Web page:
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Mate ChoiceThe Evolution of Sexual Decision Making from Microbes to Humans$
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Gil G. Rosenthal

Print publication date: 2017

Print ISBN-13: 9780691150673

Published to Princeton Scholarship Online: May 2018

DOI: 10.23943/princeton/9780691150673.001.0001

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Variation I: Genetics

Variation I: Genetics

(p.263) Chapter 10 Variation I: Genetics
Mate Choice

Gil G. Rosenthal

Princeton University Press

This chapter reviews the main approaches for characterizing preference genetics. Approaches to understanding the genetics underlying preferences (or any other phenotype) take two broad forms. The first approach consists of attempts to identify particular genes or genomic regions associated with preference variation; for preferences, this is typically done using so-called forward genetics, whereby variation in phenotype is correlated with variation in genotype. Alternatively, the effects of candidate genes on preference can be characterized using reverse genetics, whereby gene structure or function is altered to test its effect on phenotype. The second approach encompasses quantitative genetic studies that assume that the underlying genetic variation is continuous and additive. Quantitative genetic models often assume an infinite number of loci each contributing infinitely small positive or negative effect, summing to determine trait value.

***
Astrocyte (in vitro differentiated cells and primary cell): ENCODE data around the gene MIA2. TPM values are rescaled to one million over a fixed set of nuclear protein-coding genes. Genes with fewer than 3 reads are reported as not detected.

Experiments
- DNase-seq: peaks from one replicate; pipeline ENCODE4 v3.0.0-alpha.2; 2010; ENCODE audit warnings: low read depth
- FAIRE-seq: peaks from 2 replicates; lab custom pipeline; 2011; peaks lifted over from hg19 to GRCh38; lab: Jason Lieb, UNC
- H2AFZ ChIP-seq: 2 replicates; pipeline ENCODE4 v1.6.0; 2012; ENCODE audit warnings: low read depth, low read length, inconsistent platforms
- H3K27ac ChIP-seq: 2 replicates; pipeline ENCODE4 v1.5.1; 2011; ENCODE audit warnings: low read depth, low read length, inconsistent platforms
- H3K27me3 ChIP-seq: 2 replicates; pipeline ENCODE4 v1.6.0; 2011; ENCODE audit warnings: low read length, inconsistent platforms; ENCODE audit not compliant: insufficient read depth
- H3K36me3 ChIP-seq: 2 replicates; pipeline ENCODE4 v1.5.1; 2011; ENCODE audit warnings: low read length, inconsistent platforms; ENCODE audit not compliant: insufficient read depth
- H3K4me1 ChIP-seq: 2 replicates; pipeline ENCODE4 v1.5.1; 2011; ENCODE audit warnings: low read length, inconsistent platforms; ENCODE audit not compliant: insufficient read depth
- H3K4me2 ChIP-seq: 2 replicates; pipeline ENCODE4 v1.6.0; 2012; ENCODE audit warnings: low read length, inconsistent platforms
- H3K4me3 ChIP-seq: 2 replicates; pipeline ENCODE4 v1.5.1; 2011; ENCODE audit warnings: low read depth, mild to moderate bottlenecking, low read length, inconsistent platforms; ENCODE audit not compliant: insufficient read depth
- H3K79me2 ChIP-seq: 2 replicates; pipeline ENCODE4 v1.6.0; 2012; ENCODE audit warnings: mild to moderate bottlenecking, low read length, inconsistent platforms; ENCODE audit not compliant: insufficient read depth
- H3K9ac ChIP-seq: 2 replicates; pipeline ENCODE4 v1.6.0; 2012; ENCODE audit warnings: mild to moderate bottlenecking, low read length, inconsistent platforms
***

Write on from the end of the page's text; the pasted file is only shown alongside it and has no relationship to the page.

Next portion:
Keywords:   mate choice, preference genetics, forward genetics, reverse genetics, genetic models

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